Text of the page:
A Writer's Life
|A young soldier in 1915||The mature writer in the 1930s|
Key Dates in the life of Henry Williamson.
Biography pages which briefly explore and explain his life and work, compiled by ANNE WILLIAMSON on behalf of the Henry Williamson Society.
Henry Williamson: Dreamer of Devon
HENRY WILLIAMSON is mainly known as the author of Tarka the Otter, a book praised by Thomas Hardy, John Galsworthy, Lawrence of Arabia, and many others, and which won for him the prestigious Hawthornden Prize for Literature in 1928. But this controversial and eccentric man actually encompassed an enormously wide range of writing from his life’s experiences:
— soldier, writer, broadcaster, naturalist, farmer and, above all, visionary writer —
In fact, he wrote over fifty books, including:
- THE FLAX OF DREAM – his early four-volume tetralogy
- TARKA THE OTTER
- SALAR THE SALMON
- THE PATRIOT’S PROGRESS – a stark story of the First World War
- A CHRONICLE OF ANCIENT SUNLIGHT – a fifteen-volume, semi-autobiographical saga which details the life of Phillip Maddison and his family from the turn of the century until the 1950s.
Born in south-east London in 1895, Henry Williamson’s love of nature was instilled from an early age. From the then semi-rural London suburb of Brockley he was within easy access of the Kent countryside and roamed there freely. Although his father loved cycling, collecting butterflies and moths and flying kites, his strict unbending Victorian attitudes were the cause of much unhappiness in the home. Father and son could not communicate; beatings were frequent. School was an escape but contained its own horrors. But on his mother’s side there were relations in Bedfordshire to which frequent visits were made, and which provided a more relaxed atmosphere. These early years and the atmosphere of life at the turn of the century are recaptured in the early Chronicle of Ancient Sunlight volumes.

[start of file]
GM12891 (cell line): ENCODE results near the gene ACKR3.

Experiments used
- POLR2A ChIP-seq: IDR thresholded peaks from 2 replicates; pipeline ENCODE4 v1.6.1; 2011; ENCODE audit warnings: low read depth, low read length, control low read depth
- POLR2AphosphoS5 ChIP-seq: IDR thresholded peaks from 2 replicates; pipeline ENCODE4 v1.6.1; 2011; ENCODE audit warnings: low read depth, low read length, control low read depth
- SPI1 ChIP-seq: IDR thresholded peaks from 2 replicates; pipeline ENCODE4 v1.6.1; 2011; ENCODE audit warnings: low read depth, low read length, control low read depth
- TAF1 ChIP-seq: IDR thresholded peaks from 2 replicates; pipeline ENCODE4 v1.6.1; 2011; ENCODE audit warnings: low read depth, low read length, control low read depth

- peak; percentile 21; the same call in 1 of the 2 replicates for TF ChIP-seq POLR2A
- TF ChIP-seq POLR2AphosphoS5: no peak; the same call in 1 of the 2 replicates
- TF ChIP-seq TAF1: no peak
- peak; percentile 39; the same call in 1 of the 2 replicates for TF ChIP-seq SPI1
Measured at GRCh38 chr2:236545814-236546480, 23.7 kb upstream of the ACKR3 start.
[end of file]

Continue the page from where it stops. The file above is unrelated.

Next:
Henry Williamson spent a holiday in North Devon just before the outbreak of the First World War, and becoming enthralled with the wild scenery so in keeping with his own sensitive and passionate nature, he vowed to return. He was a soldier in the First World War and there are several books detailing those traumatic years. After the war was over he determined to become a writer. In 1921 he left home and went to live in North Devon. Many early books paint a portrait of a long-vanished country life in the Devon village of Georgeham. The Second World War found him a farmer in Norfolk, determined that sound agriculture was the answer to England’s problems. Again his experiences, hopes and dreams are recorded in several books. After this war was over, he returned to Devon where he lived for the rest of his life, writing A Chronicle of Ancient Sunlight.
Henry Williamson’s temperament was difficult and artistic. His lively mind had the power of total recall. His opinions were emphatic and idiosyncratic. Although a loyal friend he frequently offended people and upset many. Influences on his life included Richard Jefferies, W.H. Hudson, Francis Thompson, Richard Wagner and Delius, while he was proud of his friendship with T.E. Lawrence. He was a man of contrasts and contradictions.